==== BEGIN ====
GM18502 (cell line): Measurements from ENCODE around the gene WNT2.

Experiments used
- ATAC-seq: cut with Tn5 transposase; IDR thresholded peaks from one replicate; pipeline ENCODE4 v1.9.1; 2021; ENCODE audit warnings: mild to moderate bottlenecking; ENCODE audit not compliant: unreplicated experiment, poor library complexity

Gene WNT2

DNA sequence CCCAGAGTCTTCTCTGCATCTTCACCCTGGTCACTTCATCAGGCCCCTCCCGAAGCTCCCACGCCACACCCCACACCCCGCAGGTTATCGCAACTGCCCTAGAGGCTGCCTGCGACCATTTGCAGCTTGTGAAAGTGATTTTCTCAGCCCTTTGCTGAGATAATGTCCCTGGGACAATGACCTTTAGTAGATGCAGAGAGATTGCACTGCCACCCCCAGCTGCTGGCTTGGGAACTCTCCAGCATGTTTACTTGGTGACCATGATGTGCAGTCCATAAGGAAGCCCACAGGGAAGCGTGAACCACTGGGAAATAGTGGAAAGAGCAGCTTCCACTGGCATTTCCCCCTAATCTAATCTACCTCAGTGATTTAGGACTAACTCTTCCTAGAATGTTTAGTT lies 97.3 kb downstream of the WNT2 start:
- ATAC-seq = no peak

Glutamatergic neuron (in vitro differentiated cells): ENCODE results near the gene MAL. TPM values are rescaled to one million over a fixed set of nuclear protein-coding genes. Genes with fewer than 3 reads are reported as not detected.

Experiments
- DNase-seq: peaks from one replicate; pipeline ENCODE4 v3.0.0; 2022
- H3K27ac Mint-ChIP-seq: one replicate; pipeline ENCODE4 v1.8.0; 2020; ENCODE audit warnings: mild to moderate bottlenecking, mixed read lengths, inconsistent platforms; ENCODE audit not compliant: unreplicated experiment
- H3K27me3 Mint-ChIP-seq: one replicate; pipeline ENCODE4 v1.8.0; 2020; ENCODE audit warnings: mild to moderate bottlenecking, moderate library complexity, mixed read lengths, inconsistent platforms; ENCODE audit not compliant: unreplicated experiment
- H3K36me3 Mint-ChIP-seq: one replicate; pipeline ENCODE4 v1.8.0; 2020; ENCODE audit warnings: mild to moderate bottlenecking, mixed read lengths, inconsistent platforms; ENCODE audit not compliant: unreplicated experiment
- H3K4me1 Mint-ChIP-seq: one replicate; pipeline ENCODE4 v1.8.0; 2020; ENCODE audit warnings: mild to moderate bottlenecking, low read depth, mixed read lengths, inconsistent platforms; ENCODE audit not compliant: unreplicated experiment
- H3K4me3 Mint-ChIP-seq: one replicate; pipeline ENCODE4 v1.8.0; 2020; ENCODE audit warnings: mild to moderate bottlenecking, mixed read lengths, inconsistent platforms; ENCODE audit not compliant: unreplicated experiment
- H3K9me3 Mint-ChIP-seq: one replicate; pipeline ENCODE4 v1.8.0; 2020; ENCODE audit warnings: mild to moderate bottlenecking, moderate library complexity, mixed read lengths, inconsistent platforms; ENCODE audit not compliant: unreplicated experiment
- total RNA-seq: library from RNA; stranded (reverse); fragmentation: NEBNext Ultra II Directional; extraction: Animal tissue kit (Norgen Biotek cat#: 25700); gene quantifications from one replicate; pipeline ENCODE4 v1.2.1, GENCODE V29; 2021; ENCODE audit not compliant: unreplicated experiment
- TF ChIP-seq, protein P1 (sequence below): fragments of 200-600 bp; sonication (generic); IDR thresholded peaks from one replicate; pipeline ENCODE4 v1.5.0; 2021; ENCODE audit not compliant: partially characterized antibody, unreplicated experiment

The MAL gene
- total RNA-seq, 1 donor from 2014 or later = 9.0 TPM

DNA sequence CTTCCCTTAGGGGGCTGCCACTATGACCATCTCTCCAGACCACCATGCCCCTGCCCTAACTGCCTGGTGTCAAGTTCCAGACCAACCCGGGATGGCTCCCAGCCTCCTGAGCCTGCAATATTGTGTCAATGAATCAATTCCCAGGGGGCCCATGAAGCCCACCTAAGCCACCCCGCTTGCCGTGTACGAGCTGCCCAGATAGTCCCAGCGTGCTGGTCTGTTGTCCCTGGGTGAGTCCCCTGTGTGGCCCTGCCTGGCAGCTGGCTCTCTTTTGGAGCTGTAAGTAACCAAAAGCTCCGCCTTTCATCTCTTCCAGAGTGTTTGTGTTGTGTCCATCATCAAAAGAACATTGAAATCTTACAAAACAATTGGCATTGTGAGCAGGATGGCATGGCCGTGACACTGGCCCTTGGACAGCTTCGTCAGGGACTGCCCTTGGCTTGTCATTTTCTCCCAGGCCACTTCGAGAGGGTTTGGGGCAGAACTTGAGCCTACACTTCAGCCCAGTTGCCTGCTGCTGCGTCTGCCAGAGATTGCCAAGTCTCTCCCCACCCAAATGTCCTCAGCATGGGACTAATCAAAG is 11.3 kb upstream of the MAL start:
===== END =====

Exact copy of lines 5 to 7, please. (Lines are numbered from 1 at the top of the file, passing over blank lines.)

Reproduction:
DNA sequence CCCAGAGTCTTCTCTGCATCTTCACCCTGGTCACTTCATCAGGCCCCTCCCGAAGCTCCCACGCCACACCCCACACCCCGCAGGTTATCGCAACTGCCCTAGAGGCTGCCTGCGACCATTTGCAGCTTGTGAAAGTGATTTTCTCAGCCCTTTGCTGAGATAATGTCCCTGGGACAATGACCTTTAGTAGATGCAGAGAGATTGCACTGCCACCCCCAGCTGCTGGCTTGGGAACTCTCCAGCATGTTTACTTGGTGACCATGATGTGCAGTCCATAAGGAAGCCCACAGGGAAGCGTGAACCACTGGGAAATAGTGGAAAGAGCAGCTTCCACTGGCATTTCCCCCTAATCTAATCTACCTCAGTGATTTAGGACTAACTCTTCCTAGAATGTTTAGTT lies 97.3 kb downstream of the WNT2 start:
- ATAC-seq = no peak

Glutamatergic neuron (in vitro differentiated cells): ENCODE results near the gene MAL. TPM values are rescaled to one million over a fixed set of nuclear protein-coding genes. Genes with fewer than 3 reads are reported as not detected.